Do you have a few more gifts to purchase but need ideas? Consider these kitchen essentials that make great gifts and help keep food safe.

• Food thermometer — A food thermometer is an essential for every kitchen. Cooking to proper temperatures will insure quality and safety. Options include light-up displays, magnets and self-calibration features but a simple, instant-read is effective. Include a box of alcohol prep pads for easy cleaning of the thermometer stem after use.

• Fridge/freezer thermometer — Most refrigerator and freezer have controls labeled cold to coldest. A small thermometer can be placed inside your unit. Different parts of your refrigerator will keep food colder — learn how your fridge works by recording temperatures from various sections. I also purchased an appliance strap to make sure my freezer stays shut. For less than $10, I have peace of mind that my door is shut completely and the food is frozen.

• Cutting boards — All plastic and wooden cutting boards wear out over time. Once cutting boards become excessively worn or develop hard-to-clean grooves, they should be discarded. Bamboo cutting boards are less porous than hardwoods, absorb very little moisture and resist scarring from knives. There are also cutting mats that can make food prep easier.

• Sponges or kitchen brushes — Sponges are a versatile tool but can be a popular breeding ground for bacteria. To inactivate bacteria, heat a sponge in a microwave for one minute or place it in a dishwasher operating with a drying cycle. Many kitchen brushes can be dishwasher safe. I keep my kitchen brush on the top shelf of my dishwasher so it is frequently cleaned and in a consistent location!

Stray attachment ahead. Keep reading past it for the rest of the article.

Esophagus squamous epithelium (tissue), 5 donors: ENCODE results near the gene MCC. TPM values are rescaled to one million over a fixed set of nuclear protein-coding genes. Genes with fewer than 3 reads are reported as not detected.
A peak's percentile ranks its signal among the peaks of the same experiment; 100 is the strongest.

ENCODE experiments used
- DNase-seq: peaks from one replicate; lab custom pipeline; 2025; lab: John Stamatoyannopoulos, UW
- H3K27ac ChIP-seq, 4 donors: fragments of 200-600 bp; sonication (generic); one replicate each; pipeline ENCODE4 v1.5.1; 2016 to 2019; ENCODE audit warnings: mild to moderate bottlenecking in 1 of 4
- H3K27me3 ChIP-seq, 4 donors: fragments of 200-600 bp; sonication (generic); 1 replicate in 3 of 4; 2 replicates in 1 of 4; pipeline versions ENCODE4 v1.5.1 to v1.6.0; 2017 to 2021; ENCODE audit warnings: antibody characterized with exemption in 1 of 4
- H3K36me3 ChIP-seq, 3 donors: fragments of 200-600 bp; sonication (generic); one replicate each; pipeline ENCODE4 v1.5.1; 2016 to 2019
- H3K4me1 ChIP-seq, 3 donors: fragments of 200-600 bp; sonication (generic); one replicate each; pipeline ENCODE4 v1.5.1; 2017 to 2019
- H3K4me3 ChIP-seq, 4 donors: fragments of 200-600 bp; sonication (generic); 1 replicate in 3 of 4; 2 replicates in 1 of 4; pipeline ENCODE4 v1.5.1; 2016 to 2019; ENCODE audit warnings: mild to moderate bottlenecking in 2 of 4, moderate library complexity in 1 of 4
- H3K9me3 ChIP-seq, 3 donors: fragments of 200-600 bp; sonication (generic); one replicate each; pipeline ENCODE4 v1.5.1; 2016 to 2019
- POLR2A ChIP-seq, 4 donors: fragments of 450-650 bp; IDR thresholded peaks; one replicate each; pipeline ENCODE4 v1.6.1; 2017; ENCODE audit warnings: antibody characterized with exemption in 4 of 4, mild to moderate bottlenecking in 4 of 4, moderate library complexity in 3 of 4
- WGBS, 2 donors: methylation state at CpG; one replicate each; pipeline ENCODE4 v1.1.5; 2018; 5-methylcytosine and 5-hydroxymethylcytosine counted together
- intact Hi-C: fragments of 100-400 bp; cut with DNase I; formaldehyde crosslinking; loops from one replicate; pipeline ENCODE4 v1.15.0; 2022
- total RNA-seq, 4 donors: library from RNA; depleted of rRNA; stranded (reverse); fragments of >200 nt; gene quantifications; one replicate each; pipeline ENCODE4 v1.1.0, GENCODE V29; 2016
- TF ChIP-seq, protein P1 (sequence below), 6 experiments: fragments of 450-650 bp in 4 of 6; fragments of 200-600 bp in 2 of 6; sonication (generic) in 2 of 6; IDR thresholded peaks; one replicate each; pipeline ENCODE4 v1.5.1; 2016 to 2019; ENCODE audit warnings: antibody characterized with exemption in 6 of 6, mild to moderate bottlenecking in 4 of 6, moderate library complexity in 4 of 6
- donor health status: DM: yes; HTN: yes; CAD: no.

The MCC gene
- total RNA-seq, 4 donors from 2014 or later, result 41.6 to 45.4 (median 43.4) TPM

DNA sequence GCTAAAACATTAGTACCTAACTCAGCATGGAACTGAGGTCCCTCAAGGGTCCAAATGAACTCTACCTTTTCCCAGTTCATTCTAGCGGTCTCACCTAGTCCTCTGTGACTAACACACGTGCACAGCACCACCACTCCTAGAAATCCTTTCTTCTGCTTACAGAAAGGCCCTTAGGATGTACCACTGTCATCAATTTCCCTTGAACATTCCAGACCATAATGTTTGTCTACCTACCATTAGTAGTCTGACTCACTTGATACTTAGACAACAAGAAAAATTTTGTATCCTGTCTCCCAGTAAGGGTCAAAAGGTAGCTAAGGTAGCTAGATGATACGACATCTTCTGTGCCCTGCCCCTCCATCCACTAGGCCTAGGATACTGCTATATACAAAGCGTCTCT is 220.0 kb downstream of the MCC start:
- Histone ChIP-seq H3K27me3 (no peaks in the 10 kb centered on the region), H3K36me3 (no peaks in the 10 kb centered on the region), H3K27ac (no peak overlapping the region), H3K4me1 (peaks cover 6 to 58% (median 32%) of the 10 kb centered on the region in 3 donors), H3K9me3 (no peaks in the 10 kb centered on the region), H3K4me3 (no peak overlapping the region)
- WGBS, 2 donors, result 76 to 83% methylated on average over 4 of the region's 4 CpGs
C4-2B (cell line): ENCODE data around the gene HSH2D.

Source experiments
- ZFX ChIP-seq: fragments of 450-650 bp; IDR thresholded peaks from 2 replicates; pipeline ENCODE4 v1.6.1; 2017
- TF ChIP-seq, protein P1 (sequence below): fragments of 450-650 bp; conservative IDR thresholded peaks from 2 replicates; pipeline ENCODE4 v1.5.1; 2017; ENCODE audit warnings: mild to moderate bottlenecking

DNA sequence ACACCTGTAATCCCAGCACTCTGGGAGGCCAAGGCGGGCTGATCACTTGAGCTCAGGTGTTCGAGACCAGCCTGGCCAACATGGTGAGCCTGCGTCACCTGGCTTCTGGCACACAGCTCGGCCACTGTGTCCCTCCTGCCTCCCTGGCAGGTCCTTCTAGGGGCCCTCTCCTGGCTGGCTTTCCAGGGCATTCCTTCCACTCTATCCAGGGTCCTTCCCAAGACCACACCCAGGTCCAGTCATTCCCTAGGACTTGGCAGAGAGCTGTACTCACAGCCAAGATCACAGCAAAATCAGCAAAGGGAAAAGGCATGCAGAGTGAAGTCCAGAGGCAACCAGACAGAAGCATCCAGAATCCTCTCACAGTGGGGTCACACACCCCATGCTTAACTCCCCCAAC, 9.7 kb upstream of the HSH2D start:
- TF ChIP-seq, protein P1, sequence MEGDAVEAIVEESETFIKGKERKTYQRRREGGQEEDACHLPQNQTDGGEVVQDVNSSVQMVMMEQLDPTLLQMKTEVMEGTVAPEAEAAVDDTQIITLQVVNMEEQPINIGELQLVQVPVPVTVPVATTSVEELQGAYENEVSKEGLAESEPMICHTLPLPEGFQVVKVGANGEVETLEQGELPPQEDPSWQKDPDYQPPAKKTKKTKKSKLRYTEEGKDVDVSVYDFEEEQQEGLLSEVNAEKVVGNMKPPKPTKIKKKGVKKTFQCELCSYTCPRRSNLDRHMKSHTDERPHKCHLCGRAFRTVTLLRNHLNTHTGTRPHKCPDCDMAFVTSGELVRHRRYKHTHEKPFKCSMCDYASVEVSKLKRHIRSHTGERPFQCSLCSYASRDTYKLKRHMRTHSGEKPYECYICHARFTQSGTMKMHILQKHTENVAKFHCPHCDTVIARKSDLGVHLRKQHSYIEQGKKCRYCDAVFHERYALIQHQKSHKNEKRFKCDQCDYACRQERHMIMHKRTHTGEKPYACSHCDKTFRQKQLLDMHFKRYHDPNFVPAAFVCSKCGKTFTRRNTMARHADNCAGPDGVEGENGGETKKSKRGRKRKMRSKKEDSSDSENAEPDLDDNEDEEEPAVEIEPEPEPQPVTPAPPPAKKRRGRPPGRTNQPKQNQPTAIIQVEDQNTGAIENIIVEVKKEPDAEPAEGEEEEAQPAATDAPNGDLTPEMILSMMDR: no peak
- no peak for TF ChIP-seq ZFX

• Kitchen cloths and towels — Kitchen towels can be a source of bacteria that can cross-contaminate otherwise clean dishes, hands, and surfaces. Frequent cleaning is a must. Consider buying color-coded towels for that hard-to-buy for person. For instance, one color could be used for hands and another color for kitchen surfaces to help prevent cross contamination.  

Some sources recommend laundering towels after each meal. If you can’t do laundry right away, remove the towel from the kitchen to a rack for drying, and then launder once you have enough for a load. Using a hot-water machine washing followed by machine drying will help reduce the number of bacteria harboring in your towel.

The gift of food safety and good health is always a good idea. Have a happy and safe holiday season!

 

Becky Reid is the family and consumer sciences agent for K-State Research and Extension, Cowley County. She can be reached at 221-5450 or (620) 441-4565.

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